Catholic leadership has worked to block health care reform mostly by arguing that Democratic plans fail to guard against public funding for abortions. Money paid into a government plan would be “fungible,” argued Cardinal Justin Rigali (pdf), chairman of the U.S. Conference of Catholic Bishops Committee on Pro-Life Activities, in an August letter to Congress. Taxpayer money, therefore, would end up “subsidiz[ing] the operating budget and provider networks that expand access to abortions.” Denver Archbishop Chaput agreed, urging Catholics in an August column to oppose any “shrewdly hidden” plan to expand abortion through health reform.
So why haven’t the same Church leaders been asking Catholics to stop paying into plans sold by private insurers that provide abortion services? Aetna, Blue Cross, Cigna, United Healthcare– all the major private insurers provide for abortion services in their policies. Everyone who pays into an Aetna policy, by Rigali’s logic, for example, is “subsidizing pro-abortion operating budgets and provider networks.” Where’s the Catholic outrage?
That’s what Dan P, who blogs on abuses of executive power at Pruning Shears, wants to know. He wrote a personal letter to Chaput, which has so far gone unanswered:
The recent letter from the U.S. Conference of Catholic Bishops [USCCB] opposing a House health care plan on the grounds that its prohibition of abortion funding was a “legal fiction” raised a question to me. I first learned of you because of your statement that voting for John Kerry in 2004 was cooperating in evil due to his position on abortion, so I know how seriously you take the issue. My question is, has the American church, the Conference or any other official Catholic body or agency taken a position on Catholics’ purchasing insurance from companies that provide abortion services? All of the major ones – Aetna, Blue Cross, Cigna, United Healthcare and so on – provide abortion services in their policies. Doesn’t anyone who pays premiums to these insurers help to fund abortion, and wouldn’t that also amount to cooperating in evil?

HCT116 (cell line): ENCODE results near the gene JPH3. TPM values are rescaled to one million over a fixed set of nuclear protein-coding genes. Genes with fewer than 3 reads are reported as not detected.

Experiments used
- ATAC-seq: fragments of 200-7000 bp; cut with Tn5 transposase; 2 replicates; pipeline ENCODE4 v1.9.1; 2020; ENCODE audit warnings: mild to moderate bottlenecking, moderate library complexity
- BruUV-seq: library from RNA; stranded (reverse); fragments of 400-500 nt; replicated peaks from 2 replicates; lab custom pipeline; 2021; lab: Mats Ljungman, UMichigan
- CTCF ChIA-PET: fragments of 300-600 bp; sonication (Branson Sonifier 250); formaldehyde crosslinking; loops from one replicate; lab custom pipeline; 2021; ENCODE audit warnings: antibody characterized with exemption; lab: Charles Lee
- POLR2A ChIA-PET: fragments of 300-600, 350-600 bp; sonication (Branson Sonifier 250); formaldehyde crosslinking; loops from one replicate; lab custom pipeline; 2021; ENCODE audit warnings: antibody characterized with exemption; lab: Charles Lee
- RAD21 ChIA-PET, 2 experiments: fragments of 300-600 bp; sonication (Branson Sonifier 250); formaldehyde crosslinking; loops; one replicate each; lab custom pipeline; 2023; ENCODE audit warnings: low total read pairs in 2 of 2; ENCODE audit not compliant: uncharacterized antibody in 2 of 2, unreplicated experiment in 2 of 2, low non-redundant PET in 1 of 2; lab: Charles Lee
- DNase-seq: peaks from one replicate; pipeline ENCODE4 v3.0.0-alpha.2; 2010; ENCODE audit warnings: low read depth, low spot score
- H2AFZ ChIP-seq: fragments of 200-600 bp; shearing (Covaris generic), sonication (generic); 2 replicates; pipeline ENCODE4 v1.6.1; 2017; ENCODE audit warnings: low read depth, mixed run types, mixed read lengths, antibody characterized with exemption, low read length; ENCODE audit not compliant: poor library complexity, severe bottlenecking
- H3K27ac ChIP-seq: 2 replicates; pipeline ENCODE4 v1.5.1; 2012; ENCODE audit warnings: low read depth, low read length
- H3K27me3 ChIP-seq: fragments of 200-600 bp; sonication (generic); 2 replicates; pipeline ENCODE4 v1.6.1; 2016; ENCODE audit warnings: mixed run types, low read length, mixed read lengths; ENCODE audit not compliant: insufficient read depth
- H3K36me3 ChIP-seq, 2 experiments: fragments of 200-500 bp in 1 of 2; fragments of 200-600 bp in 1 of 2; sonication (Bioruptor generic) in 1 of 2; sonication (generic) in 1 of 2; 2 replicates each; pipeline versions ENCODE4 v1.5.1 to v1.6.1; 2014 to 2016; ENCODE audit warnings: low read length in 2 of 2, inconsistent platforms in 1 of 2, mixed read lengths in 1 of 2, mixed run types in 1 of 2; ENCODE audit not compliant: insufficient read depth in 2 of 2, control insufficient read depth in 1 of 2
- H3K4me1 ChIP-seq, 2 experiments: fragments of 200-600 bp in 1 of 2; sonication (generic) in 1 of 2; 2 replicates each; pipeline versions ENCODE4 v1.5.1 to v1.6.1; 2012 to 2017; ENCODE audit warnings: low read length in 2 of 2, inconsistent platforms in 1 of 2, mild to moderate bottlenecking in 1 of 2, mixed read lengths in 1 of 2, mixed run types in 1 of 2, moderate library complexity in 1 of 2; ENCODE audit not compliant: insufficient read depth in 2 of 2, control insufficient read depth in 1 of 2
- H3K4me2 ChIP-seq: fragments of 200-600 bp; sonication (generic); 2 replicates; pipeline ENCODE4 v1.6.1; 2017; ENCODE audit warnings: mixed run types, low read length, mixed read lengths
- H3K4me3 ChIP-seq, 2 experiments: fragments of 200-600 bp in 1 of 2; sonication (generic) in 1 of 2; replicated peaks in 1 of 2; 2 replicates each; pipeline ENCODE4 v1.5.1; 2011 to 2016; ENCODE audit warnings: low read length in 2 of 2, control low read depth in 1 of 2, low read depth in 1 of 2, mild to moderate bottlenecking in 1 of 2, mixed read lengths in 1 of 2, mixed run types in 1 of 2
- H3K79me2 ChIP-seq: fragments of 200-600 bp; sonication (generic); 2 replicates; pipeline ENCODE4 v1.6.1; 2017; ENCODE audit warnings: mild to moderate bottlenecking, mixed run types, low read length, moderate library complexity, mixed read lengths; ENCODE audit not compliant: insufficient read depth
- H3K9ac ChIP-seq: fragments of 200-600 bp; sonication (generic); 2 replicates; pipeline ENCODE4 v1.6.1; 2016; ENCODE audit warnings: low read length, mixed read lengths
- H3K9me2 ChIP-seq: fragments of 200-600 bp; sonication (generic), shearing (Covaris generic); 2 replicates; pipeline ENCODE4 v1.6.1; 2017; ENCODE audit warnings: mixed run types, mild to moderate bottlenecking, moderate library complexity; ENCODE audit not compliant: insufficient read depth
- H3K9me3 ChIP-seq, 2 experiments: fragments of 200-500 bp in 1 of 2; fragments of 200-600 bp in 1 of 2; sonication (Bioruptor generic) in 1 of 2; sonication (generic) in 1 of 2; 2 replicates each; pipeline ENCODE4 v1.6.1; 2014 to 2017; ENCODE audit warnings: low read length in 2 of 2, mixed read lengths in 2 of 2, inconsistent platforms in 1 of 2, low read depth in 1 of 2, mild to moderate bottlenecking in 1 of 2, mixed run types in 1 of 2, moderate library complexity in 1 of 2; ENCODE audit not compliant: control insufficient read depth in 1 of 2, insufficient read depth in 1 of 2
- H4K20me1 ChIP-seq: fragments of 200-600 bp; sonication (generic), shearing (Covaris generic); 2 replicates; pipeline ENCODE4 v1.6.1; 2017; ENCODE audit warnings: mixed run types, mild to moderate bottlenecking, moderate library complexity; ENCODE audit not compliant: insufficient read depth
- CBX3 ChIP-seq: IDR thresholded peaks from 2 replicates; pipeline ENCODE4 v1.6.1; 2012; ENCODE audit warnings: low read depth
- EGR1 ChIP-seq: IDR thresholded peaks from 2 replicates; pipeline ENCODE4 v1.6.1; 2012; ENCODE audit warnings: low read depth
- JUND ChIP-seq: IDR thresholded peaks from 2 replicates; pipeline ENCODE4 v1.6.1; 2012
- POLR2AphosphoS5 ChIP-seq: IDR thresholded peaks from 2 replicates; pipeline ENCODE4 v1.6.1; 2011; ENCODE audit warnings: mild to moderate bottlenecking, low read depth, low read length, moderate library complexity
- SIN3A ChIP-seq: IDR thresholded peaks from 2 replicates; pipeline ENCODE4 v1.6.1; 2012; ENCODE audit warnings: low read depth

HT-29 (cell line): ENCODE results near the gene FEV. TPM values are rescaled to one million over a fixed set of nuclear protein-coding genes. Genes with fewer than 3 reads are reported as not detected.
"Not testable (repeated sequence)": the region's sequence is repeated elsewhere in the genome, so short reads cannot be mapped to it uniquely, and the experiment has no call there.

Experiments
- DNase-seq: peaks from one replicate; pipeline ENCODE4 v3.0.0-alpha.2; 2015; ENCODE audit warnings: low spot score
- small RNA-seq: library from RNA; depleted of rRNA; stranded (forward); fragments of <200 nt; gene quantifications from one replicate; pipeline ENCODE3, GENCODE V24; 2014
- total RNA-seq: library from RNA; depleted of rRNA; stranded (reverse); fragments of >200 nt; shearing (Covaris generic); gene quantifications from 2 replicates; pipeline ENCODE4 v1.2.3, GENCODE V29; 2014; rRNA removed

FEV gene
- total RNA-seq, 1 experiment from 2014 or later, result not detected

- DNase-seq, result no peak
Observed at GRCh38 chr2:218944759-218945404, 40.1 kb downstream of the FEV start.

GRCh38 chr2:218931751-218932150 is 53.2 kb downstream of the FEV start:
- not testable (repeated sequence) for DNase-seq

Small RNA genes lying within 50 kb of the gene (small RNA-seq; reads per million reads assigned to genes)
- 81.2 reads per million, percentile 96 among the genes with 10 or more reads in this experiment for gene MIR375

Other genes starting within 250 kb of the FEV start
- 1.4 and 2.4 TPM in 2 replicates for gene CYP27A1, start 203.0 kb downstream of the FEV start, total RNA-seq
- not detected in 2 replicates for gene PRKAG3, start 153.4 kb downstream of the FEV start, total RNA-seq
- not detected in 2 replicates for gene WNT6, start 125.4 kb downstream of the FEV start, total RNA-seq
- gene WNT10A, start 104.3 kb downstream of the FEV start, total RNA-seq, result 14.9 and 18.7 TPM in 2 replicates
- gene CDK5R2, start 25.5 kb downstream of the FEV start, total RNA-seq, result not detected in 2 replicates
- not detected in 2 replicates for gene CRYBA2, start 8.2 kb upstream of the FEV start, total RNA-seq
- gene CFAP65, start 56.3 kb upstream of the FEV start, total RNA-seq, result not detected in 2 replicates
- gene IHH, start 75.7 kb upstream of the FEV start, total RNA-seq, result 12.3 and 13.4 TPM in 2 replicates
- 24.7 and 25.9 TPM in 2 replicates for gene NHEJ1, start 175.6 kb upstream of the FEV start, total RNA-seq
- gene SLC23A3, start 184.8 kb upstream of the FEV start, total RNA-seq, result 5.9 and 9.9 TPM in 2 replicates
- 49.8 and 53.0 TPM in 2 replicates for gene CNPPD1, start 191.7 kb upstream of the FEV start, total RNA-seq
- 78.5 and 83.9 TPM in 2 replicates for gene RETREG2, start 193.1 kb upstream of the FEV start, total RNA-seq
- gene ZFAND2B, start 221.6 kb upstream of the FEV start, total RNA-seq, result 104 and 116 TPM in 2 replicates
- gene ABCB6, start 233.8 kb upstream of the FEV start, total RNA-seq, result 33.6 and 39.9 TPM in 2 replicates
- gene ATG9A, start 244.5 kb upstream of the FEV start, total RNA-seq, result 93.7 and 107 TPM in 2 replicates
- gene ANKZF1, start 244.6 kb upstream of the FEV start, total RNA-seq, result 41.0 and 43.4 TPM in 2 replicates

It seems the Catholic Church has focused all of its energy and activism on government’s role but left the private sector off scot-free. I am not aware of any visibility on this from the church, and that appears to be a glaring omission. Has it been addressed, and if so has it been addressed as forcefully? On the face of it, it seems to me that anything contributing to abortions, public or private, would be equally objectionable.
Thanks in advance for any time and attention you are able to provide.
In a blog post on his letter to Chaput, Dan P argues that Church opposition to the House bill begs a few questions:
Why has the church not targeted private insurers for the last thirty years? They are indispensable players in providing abortion services, yet as far as I know, they have not been highlighted the way pro-choice politicians have. The Democratic nominee for president is singled out for his position. Why not the CEO of Aetna?
How is it that the USCCB can object to increased health care coverage that will “subsidize the operating budget and provider networks that expand access to abortions” while having never said a word about the provider networks themselves? […] Don’t employers who provide health care plans subsidize provider networks? Why aren’t they being targeted for doing so? Why is the system as it exists now and has existed for decades so studiously ignored if putting new people into it is so problematic?